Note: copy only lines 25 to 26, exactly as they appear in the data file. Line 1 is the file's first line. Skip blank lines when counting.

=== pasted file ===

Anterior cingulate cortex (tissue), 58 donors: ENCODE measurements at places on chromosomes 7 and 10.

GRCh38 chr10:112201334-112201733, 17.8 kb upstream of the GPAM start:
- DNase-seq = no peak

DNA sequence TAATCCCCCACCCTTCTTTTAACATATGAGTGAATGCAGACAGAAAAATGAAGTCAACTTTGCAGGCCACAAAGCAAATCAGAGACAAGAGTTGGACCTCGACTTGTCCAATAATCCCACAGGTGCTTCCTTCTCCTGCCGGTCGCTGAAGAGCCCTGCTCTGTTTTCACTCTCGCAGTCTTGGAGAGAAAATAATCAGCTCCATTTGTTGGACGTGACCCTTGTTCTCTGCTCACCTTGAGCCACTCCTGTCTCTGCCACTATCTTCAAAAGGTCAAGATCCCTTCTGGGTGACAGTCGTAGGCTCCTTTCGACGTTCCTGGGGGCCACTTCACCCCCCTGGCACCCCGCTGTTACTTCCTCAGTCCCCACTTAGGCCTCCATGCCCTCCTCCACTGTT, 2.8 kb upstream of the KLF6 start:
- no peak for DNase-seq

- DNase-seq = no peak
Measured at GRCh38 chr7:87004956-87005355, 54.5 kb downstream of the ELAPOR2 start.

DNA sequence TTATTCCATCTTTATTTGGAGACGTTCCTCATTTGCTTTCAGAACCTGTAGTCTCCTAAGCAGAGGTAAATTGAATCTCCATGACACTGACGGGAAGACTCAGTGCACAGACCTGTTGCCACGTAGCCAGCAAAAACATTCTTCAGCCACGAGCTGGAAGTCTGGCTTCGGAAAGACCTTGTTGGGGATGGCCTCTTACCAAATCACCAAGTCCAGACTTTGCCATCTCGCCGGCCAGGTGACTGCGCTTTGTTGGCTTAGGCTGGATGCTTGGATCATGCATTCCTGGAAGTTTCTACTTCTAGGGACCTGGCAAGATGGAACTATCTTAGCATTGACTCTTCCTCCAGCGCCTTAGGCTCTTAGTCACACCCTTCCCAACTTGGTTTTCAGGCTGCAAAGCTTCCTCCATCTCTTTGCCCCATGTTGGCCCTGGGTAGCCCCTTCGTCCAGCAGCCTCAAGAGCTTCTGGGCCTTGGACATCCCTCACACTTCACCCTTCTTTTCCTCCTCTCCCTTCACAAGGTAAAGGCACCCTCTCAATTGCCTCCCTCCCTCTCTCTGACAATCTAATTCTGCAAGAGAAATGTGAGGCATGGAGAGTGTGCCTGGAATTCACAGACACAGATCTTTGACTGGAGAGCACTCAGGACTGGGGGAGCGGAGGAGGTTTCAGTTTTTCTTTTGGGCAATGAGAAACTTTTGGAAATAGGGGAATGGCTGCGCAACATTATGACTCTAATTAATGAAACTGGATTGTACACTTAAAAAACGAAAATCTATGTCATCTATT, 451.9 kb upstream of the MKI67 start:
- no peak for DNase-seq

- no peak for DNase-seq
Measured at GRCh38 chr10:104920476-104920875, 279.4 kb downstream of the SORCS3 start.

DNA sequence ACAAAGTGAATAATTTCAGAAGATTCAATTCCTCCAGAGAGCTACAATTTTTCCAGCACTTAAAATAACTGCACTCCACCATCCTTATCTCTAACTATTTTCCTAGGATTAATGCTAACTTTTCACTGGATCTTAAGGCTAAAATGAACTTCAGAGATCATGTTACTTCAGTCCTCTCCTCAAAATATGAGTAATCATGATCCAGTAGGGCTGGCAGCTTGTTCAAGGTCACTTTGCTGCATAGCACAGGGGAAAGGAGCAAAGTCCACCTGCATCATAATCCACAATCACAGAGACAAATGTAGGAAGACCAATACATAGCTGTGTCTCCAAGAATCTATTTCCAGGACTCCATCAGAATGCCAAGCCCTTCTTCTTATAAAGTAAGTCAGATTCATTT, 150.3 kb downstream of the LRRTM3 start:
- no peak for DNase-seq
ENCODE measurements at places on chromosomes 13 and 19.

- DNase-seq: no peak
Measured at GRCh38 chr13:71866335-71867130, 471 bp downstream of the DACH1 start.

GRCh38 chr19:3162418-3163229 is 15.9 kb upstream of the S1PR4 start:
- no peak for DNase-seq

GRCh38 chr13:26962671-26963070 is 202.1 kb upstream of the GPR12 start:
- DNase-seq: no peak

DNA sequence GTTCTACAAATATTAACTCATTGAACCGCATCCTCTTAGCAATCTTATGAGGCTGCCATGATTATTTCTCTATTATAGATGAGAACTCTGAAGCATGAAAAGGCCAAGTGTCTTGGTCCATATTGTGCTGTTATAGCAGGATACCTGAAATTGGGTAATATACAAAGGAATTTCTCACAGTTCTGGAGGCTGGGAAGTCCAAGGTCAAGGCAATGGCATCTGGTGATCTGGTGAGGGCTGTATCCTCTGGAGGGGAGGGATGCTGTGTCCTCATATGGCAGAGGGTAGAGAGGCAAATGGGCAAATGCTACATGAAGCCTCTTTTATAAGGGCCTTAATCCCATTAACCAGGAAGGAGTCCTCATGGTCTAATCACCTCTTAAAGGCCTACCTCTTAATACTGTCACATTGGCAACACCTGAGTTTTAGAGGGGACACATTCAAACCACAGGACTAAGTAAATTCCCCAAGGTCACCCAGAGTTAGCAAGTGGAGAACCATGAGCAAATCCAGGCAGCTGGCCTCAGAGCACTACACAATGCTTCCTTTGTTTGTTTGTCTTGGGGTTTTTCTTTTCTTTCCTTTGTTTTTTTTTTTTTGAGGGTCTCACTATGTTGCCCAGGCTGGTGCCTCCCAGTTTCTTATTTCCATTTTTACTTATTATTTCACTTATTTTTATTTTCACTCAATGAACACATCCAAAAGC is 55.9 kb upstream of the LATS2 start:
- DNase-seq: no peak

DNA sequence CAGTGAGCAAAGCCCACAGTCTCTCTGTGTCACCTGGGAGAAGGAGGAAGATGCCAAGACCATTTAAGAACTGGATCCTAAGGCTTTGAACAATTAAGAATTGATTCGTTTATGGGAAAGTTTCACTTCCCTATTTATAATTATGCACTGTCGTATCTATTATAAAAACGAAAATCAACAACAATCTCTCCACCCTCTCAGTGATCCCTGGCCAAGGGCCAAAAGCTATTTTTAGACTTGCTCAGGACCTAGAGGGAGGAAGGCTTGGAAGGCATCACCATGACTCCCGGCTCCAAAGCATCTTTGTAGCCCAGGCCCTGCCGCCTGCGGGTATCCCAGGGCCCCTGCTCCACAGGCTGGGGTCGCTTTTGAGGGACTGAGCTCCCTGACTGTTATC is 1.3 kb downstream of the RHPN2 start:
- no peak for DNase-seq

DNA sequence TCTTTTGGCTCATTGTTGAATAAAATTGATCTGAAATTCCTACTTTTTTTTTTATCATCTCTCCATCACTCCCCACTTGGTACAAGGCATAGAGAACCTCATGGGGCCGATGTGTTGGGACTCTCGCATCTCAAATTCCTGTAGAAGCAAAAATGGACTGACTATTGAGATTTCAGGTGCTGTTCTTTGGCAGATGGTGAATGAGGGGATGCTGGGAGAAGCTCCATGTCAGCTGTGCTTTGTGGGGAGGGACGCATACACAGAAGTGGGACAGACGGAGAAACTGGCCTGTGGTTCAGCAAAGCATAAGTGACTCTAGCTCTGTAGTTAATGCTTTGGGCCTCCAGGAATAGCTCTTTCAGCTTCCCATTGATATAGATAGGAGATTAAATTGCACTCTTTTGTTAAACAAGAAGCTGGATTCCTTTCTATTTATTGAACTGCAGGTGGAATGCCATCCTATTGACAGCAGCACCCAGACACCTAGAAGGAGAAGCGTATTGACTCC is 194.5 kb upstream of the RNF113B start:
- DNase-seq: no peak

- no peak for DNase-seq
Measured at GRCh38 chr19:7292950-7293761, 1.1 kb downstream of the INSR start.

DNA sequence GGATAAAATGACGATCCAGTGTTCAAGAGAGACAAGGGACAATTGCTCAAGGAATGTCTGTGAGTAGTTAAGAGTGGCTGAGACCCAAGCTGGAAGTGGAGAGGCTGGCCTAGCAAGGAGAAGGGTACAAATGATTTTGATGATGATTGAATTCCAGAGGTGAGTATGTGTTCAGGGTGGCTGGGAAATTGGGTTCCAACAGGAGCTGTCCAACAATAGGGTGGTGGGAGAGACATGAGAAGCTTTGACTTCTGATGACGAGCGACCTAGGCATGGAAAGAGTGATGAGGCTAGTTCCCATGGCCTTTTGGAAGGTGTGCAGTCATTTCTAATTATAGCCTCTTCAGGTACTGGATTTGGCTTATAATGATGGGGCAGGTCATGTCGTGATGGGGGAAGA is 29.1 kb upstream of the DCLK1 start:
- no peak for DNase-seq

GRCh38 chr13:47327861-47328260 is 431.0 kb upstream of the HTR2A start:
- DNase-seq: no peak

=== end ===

DNA sequence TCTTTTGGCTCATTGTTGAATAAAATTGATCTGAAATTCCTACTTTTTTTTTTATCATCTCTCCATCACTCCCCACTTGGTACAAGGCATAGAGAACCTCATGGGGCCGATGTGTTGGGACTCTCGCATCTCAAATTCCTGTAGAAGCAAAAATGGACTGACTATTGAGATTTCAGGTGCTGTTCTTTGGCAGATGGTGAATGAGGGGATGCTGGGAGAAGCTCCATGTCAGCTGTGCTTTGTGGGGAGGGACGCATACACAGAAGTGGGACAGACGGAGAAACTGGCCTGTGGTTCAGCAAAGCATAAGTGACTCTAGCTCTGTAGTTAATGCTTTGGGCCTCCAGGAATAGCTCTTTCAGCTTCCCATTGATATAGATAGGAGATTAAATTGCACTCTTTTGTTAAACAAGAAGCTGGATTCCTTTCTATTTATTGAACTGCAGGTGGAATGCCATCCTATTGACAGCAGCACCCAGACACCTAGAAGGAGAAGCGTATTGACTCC is 194.5 kb upstream of the RNF113B start:
- DNase-seq: no peak